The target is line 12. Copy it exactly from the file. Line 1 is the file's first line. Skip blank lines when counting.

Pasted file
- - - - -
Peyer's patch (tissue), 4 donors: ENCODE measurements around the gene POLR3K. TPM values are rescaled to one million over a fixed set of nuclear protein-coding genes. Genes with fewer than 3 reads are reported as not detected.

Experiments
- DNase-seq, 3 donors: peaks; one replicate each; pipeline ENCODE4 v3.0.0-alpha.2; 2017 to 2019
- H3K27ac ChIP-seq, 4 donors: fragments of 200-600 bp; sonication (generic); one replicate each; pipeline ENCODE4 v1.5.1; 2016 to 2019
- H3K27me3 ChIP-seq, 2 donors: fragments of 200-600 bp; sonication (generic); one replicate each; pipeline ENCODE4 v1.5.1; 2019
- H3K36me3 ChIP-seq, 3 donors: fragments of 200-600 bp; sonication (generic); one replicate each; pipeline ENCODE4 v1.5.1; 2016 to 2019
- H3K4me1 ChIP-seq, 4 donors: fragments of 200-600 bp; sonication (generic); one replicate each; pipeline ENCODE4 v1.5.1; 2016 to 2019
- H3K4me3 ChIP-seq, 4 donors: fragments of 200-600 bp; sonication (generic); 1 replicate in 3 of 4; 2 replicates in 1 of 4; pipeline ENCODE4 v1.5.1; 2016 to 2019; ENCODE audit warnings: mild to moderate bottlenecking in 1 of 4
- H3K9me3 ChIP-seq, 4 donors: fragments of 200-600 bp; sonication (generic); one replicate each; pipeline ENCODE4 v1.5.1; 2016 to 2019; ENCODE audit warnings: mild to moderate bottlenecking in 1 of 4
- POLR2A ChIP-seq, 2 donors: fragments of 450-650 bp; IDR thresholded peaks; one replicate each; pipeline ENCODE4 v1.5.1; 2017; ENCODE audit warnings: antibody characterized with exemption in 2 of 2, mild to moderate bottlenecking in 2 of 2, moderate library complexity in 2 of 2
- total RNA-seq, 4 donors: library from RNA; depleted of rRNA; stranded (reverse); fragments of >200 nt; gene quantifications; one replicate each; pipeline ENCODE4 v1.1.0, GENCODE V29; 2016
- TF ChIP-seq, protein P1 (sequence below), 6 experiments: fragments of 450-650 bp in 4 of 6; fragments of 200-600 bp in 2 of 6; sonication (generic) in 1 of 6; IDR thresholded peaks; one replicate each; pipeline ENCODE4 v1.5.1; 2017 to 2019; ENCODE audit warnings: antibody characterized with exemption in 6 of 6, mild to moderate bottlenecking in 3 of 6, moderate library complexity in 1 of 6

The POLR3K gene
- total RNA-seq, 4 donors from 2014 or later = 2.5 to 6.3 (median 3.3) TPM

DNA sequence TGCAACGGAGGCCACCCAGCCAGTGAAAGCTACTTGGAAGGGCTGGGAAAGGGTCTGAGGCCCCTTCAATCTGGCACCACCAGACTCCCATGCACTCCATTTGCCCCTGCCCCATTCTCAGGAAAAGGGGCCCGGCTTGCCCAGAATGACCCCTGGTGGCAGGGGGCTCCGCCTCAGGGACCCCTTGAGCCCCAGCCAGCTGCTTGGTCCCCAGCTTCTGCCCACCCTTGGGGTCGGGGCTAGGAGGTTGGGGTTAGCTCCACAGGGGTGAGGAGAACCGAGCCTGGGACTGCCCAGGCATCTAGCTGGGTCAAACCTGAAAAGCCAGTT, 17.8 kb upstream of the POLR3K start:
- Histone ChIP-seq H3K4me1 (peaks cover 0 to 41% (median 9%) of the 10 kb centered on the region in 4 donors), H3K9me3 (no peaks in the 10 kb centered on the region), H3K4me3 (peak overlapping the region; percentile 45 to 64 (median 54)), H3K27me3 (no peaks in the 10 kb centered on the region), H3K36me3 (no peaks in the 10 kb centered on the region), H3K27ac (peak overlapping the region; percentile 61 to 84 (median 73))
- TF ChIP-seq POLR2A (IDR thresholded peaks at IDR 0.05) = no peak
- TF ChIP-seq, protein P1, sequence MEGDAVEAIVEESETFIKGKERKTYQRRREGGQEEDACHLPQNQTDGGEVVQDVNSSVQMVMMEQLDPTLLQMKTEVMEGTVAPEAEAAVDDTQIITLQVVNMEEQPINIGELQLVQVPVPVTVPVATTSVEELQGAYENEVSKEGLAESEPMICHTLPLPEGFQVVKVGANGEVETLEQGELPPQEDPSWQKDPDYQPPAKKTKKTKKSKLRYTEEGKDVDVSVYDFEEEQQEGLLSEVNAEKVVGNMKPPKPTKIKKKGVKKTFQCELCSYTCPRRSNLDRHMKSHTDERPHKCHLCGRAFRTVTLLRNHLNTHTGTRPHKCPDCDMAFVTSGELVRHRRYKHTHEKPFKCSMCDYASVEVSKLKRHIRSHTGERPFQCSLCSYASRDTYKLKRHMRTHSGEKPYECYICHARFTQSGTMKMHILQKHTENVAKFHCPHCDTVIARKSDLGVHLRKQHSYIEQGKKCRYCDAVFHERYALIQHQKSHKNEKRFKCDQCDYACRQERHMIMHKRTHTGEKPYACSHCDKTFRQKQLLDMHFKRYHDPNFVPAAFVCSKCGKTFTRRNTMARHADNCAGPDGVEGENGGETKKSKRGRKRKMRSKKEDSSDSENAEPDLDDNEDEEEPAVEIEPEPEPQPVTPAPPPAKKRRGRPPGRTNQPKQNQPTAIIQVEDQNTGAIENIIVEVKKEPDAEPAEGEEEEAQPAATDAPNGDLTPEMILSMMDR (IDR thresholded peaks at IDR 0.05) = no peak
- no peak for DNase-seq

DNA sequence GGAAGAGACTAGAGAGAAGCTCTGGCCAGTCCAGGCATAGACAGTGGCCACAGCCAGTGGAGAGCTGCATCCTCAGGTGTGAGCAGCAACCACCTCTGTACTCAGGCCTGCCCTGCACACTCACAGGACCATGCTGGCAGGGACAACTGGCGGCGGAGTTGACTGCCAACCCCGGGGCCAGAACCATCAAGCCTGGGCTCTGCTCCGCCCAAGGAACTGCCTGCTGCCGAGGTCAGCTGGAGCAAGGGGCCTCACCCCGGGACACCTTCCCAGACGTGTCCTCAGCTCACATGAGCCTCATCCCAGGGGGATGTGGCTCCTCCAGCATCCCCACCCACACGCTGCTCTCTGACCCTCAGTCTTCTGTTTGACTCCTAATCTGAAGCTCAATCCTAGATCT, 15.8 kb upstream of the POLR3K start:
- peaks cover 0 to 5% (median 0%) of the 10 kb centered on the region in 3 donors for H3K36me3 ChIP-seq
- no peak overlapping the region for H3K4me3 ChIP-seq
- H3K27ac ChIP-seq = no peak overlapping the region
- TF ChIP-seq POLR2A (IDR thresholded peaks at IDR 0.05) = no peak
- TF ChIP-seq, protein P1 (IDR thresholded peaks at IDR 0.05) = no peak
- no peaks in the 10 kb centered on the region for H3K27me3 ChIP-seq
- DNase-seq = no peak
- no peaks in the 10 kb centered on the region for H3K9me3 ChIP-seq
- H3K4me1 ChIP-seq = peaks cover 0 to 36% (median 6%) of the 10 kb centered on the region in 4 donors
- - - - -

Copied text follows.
- TF ChIP-seq, protein P1 (sequence below), 6 experiments: fragments of 450-650 bp in 4 of 6; fragments of 200-600 bp in 2 of 6; sonication (generic) in 1 of 6; IDR thresholded peaks; one replicate each; pipeline ENCODE4 v1.5.1; 2017 to 2019; ENCODE audit warnings: antibody characterized with exemption in 6 of 6, mild to moderate bottlenecking in 3 of 6, moderate library complexity in 1 of 6